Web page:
Kroger (NYSE:KR) recently closed the books on a fantastic year. Comparable-store sales jumped higher by 5.5% in 2015, trouncing management's initial target of 3.5% growth.
The supermarket chain produced $2 billion of profit from its $110 billion of sales last year. That equates to $2.06 per share, 20% above the prior year's result and double the long-term growth pace that Kroger aims for (8% to 11% higher annual profits).
Executives are planning to extend that positive momentum by boosting their investments in the business: Capital spending is projected to come in at $4.2 billion, up 27% from the $3.3 billion Kroger spent last year.
Rival Costco (NASDAQ:COST) has a much smaller footprint (less than 500 locations in the U.S.), but is boosting its capital spending at a similar pace to Kroger. A large portion of that spending will be dedicated to increasing the store footprint. Kroger operates 2,800 locations but still sees plenty of room to expand -- either in new markets or in underserved areas of established markets.
The membership club plans to open as many as 32 new warehouses in fiscal 2016 (requiring about $3 billion of cash) for its most aggressive growth year yet. For both of these retailers, their biggest growth opportunity involves selecting high-quality locations for the development of new stores.
Kroger's 2016 plans also call for significant investments in the digital sales channel. CEO Rodney McMullen and his team are busy applying what they've learned from Harris Teeter's successful online ordering system to the rest of the Kroger store portfolio.
They've launched "order online, pick up at the store" options in a few markets and will expand that availability this year. In addition, the company will invest to improve its mobile app and online presence in 2016. "We are creating a seamless experience for our customers," McMullen said in a recent conference call.
Finally, investors can expect increased spending on corporate brands this year. These high-margin, company-owned product lines account for nearly 30% of Kroger's sales, and include names like Big K, Private Selection, and Heritage Farm.
But it's the Simple Truth franchise that should see the most attention since it is responsible for helping Kroger steal market share from organic and natural food rivals like Whole Foods Market (NASDAQ: WFM).
That brand broke $1.5 billion of annual sales last year, up from $1.2 billion in 2014. Kroger says over 20 million households have purchased at least one of its thousands of products sold under the Simple Truth brand. Meanwhile, Kroger's lower cost structure has helped it slash prices to the point that it nudged Whole Foods into trying a new approach to selling organic and natural food that aims to compete for value-conscious shoppers. Don't expect Kroger to stand still, though; it plans to expand the Simple Truth brand into new categories like household, personal care, and baby products this year.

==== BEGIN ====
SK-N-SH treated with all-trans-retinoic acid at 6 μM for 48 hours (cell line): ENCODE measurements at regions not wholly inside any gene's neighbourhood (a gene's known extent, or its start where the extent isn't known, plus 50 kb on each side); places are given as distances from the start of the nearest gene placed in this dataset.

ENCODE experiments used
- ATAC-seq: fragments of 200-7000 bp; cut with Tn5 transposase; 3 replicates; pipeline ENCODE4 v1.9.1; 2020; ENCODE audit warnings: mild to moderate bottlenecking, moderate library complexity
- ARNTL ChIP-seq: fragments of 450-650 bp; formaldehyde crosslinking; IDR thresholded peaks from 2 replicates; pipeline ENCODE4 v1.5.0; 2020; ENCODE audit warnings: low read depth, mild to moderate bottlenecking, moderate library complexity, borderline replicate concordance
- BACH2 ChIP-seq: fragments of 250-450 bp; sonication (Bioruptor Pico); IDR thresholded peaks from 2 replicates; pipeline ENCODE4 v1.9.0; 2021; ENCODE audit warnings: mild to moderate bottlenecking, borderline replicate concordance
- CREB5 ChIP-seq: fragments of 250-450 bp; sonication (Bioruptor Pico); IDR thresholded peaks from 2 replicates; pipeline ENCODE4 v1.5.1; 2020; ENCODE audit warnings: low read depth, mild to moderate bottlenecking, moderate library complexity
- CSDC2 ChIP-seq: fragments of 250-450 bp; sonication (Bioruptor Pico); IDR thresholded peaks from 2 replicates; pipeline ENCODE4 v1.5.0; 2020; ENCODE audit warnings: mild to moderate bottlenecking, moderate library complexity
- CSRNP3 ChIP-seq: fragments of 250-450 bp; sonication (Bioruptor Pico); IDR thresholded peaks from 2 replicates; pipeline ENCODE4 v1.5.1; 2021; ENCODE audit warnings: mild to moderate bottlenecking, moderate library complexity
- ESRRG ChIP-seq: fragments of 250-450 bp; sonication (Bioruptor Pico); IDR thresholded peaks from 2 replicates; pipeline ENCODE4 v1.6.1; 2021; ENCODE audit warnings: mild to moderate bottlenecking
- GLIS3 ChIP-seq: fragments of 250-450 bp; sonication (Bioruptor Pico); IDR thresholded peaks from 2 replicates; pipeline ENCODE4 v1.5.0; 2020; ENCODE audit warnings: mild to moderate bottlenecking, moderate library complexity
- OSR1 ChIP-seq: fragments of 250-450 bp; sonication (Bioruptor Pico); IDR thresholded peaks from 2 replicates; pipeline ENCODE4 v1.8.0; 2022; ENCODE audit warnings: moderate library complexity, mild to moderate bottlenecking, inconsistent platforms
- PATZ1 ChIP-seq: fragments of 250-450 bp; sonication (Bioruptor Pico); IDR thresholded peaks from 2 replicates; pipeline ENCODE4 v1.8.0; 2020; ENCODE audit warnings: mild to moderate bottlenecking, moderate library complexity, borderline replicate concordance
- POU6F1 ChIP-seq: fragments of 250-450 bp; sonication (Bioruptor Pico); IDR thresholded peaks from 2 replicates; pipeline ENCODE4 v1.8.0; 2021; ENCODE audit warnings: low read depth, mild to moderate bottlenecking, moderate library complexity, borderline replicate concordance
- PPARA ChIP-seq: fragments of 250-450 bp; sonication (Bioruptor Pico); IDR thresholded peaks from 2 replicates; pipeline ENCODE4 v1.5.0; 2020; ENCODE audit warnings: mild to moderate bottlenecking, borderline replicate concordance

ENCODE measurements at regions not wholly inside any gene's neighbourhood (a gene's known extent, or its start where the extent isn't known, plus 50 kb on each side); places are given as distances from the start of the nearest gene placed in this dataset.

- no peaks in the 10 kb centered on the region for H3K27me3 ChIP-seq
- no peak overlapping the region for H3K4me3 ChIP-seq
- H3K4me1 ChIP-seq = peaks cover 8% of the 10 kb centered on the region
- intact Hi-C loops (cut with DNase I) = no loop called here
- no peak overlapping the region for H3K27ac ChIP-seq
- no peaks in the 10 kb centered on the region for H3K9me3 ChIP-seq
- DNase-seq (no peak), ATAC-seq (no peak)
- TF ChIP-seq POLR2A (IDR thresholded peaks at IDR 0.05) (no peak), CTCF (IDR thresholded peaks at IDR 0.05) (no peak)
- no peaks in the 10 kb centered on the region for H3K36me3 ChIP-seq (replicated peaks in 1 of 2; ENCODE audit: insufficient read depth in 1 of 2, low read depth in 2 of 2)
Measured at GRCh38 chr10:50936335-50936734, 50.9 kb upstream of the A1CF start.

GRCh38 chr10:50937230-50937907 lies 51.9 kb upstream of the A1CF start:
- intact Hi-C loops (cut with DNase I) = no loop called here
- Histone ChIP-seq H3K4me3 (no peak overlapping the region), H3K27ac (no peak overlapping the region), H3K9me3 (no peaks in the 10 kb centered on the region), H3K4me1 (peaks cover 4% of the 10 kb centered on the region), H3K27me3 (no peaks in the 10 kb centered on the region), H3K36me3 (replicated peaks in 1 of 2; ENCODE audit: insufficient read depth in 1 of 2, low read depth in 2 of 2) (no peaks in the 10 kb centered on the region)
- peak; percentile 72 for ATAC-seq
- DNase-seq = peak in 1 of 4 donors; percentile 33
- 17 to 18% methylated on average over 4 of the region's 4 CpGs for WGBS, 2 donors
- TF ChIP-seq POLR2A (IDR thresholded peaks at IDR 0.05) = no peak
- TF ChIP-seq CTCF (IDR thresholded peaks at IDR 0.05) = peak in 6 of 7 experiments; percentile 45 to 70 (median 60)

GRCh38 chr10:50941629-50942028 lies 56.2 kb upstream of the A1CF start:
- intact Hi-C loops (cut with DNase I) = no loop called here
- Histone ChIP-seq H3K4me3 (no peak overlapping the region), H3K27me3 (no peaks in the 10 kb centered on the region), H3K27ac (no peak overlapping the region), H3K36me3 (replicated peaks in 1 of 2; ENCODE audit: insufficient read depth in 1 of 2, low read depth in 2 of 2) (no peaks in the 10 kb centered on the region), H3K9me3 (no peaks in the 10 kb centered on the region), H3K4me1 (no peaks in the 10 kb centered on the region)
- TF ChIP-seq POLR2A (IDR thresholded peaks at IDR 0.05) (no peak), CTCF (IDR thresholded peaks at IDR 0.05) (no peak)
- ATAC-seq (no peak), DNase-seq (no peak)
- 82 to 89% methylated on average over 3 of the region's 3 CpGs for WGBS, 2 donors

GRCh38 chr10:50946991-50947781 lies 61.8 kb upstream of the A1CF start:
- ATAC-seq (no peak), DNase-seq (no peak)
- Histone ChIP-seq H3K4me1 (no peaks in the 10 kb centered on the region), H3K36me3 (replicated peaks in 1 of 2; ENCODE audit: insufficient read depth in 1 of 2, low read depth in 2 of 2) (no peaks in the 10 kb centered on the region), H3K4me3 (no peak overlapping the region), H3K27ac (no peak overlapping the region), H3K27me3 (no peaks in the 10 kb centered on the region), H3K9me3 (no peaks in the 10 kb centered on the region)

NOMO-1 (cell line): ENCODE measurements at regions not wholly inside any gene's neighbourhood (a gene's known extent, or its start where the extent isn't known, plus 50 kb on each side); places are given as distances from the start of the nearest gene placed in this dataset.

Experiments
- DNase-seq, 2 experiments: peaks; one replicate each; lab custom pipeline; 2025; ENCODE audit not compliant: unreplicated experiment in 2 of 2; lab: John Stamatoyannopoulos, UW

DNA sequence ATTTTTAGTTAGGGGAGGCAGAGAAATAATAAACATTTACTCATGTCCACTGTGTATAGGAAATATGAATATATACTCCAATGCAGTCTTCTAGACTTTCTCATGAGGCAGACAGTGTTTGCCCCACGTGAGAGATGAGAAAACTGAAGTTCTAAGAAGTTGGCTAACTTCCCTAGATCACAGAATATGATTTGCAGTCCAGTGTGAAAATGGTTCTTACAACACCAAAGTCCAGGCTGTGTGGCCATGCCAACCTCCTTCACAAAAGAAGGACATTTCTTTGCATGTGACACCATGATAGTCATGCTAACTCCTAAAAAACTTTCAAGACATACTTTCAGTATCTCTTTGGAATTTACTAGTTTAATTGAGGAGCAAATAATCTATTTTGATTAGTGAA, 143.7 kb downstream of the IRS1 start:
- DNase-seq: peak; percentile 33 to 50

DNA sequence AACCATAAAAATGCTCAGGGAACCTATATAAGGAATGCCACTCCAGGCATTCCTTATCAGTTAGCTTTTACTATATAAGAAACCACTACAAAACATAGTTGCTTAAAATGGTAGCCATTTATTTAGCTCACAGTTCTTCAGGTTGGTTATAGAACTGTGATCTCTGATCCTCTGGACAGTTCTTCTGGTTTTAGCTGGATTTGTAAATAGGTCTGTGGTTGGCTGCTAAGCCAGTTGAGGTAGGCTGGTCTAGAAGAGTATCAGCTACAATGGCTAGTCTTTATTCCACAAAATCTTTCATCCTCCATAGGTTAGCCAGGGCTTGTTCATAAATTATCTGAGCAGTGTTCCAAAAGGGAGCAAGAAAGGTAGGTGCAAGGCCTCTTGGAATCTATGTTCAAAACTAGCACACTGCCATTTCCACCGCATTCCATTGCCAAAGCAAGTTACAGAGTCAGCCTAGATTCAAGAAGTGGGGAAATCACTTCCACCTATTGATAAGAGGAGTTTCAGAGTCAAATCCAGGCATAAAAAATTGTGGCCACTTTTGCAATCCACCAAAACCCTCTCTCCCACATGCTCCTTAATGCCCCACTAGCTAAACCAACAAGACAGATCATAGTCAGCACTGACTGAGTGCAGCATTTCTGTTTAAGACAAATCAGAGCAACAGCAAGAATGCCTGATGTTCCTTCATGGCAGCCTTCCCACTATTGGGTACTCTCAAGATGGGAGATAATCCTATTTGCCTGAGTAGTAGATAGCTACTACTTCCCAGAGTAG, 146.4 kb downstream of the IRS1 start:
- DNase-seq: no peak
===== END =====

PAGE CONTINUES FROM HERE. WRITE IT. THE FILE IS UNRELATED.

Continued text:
What's left for shareholders?
The good news for shareholders is that their returns should still climb even though capital expenditures are rising at a faster pace than sales this year. Kroger expects to earn $2.25 per share in 2016, for a 9% boost over last year's haul.
Investors can thank strong cash flow trends for that happy result. Kroger produced $4.8 billion of cash last year, up from $4.2 billion in 2014. The grocer even recently broke away from Costco on that important metric.
That stellar level of cash generation means that Kroger should have no problem funding higher capital spending without compromising cash returns through dividends and stock buybacks -- all while maintaining a double-digit profit boost in 2016.
John Mackey, co-CEO of Whole Foods Market, is a member of The Motley Fool's board of directors. Demitrios Kalogeropoulos owns shares of Costco Wholesale and Whole Foods Market. The Motley Fool owns shares of and recommends Costco Wholesale and Whole Foods Market. Try any of our Foolish newsletter services free for 30 days. We Fools may not all hold the same opinions, but we all believe that considering a diverse range of insights makes us better investors. The Motley Fool has a disclosure policy.